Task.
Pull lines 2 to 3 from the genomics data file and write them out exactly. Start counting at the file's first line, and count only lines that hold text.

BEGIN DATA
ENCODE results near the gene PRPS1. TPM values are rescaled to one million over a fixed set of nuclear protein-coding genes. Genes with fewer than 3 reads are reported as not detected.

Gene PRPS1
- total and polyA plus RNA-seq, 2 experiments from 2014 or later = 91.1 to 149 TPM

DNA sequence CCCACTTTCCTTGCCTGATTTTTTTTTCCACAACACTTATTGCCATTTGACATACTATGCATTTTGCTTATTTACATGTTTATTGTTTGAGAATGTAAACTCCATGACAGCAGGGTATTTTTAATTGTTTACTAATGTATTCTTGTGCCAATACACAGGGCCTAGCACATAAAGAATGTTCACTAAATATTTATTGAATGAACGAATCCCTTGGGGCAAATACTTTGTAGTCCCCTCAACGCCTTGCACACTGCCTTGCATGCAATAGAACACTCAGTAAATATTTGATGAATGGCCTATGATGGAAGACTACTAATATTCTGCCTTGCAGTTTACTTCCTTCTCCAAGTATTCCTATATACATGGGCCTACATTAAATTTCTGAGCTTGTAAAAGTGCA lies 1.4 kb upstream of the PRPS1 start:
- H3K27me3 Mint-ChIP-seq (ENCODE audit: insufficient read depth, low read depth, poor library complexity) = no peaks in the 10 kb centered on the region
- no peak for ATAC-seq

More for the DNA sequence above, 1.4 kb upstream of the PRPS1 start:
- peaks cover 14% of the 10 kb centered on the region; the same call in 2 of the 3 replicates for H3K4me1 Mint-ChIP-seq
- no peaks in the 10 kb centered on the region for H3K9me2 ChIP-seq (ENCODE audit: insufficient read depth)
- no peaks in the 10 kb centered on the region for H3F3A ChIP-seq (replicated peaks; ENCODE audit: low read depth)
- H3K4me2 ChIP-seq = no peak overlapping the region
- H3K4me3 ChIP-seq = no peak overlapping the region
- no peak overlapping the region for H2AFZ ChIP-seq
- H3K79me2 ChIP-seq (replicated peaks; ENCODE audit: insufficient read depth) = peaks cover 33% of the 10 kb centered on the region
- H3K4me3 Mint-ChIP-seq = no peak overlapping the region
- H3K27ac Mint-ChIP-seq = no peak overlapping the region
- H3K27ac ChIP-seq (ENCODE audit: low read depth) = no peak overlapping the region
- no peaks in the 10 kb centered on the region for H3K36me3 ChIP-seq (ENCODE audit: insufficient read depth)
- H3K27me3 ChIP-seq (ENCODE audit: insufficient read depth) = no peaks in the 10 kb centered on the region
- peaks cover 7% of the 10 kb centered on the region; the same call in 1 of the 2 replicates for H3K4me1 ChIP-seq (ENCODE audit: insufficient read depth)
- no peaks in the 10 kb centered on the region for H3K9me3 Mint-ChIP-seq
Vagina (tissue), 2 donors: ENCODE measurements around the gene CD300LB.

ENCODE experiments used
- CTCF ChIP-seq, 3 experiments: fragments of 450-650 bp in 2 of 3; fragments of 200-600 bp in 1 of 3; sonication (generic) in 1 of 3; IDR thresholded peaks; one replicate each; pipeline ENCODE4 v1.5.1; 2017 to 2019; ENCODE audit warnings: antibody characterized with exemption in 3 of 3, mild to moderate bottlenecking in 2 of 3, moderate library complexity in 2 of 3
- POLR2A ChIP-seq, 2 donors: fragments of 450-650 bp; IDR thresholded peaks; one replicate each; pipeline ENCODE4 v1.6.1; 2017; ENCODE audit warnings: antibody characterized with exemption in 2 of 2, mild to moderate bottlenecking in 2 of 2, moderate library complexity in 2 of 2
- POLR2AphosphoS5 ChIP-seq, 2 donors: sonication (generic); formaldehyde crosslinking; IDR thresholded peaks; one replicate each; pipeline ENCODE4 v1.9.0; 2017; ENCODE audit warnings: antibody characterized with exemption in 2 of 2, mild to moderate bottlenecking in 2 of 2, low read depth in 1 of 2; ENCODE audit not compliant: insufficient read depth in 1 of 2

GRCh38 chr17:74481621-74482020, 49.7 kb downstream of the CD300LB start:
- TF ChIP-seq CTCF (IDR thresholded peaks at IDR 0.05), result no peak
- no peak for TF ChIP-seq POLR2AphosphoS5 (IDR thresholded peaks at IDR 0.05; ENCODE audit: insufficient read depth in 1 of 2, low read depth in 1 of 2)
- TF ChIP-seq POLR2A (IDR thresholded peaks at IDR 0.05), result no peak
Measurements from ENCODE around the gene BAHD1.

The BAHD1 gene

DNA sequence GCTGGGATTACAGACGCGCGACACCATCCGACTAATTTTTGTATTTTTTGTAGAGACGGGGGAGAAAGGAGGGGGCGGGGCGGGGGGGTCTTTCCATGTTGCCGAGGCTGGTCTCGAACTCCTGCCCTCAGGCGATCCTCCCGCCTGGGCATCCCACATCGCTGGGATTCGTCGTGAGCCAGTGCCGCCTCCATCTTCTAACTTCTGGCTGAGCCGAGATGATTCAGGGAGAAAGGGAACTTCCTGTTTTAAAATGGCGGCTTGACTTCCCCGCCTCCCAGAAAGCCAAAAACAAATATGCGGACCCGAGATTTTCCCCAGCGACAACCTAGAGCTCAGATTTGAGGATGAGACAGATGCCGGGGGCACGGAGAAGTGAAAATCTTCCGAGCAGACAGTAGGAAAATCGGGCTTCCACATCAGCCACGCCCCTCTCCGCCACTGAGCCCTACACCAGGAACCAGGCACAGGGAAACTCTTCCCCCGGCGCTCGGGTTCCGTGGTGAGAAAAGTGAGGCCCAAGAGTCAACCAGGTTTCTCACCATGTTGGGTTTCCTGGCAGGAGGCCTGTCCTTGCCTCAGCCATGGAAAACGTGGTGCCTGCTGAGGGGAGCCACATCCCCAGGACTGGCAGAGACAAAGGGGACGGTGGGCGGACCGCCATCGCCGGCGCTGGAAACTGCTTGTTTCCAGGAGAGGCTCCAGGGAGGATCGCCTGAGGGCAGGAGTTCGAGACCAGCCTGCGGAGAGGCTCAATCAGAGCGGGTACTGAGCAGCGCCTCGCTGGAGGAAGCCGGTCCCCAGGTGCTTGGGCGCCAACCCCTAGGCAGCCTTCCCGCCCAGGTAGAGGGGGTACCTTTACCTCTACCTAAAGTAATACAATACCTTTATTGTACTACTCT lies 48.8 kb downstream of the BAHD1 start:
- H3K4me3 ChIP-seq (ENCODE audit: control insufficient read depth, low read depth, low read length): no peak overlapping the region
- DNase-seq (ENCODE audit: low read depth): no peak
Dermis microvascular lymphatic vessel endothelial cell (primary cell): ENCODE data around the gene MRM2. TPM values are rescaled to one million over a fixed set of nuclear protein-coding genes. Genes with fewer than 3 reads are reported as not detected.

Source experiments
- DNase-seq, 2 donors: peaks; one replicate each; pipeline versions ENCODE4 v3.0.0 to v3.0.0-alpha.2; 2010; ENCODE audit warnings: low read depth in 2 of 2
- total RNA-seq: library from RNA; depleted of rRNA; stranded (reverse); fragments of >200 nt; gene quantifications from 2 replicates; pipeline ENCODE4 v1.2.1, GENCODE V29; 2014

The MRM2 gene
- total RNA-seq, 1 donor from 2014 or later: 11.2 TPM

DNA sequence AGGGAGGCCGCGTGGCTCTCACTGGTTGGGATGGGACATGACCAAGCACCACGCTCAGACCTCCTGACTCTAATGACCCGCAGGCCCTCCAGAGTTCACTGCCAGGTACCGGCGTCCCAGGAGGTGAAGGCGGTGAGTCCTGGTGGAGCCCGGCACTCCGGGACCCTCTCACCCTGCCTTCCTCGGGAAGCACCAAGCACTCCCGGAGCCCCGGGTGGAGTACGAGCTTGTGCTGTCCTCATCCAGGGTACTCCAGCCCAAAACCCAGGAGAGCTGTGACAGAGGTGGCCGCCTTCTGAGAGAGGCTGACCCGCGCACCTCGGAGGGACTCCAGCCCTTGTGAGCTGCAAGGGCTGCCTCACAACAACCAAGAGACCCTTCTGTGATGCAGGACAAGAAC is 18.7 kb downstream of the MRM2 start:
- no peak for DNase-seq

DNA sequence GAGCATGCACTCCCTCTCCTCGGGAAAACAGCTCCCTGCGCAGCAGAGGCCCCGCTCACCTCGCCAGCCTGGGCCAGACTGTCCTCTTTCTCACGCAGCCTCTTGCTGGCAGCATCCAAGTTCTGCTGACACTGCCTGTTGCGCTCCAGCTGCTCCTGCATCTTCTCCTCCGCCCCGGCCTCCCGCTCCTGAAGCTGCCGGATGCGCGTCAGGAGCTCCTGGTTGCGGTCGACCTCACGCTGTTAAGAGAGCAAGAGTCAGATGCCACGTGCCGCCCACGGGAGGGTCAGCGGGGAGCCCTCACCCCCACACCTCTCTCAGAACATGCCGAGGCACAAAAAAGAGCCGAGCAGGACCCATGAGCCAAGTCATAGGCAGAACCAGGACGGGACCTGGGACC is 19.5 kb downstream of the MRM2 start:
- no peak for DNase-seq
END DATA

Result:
Gene PRPS1
- total and polyA plus RNA-seq, 2 experiments from 2014 or later = 91.1 to 149 TPM